BANGKOK (TrustLaw) – Myanmar has set up the country’s first panel to fight corruption and bribery in the public sector, said an announcement released Wednesday from the office of Myanmar President Thein Sein.
The nine-member committee, headed by a vice president, is an effort towards “good governance and clean government after the new government took office,” the announcement said.
Myanmar’s reformist government, which took power in March 2011 after five decades of military rule, surprised observers by freeing hundreds of dissidents, loosening restrictions on the political opposition and abolishing pre-publication censorship – reforms that led to an easing of Western sanctions.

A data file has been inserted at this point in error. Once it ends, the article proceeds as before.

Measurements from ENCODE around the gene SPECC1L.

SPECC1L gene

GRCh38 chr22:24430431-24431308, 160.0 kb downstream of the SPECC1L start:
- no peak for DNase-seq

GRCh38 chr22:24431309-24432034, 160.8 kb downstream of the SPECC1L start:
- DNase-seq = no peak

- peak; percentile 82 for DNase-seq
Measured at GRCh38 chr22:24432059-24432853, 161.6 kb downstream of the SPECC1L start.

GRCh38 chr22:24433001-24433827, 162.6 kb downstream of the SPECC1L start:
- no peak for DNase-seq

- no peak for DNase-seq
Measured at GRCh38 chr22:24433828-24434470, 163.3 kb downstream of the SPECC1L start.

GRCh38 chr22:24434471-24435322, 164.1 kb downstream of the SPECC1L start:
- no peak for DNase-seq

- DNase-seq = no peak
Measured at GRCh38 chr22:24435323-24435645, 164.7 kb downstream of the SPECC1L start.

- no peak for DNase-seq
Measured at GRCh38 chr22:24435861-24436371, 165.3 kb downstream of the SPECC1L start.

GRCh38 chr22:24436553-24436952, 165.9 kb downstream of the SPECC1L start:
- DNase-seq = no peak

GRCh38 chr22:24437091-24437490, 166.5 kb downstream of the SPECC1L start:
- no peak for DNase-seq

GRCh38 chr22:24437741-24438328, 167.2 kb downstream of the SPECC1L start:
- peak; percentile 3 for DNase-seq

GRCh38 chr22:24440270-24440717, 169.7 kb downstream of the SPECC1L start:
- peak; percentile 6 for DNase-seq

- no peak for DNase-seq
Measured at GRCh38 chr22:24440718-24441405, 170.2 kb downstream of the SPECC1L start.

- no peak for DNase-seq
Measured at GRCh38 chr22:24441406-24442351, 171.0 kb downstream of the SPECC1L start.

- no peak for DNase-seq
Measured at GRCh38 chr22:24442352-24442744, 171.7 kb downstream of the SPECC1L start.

The government also expressed its intention to join the Extractive Industries Transparency Initiative to regulate an industry that has so far been opaque.
Other efforts to become more transparent and accountable include the drafting of an anti-corruption law, a presidential call on state officials to repay embezzled funds and the Ministry of Home Affairs asking citizens to report instances of bribery and corruption.
These unprecedented reforms had no impact on Myanmar’s standing in Transparency International’s latest index on corruption in the public sector, however, with the impoverished Southeast Asian country scoring better than only Somalia, North Korea, Afghanistan and Sudan.
The watchdog group told TrustLaw that a continuation of reforms and consistent political will are needed to improve its score in 2013.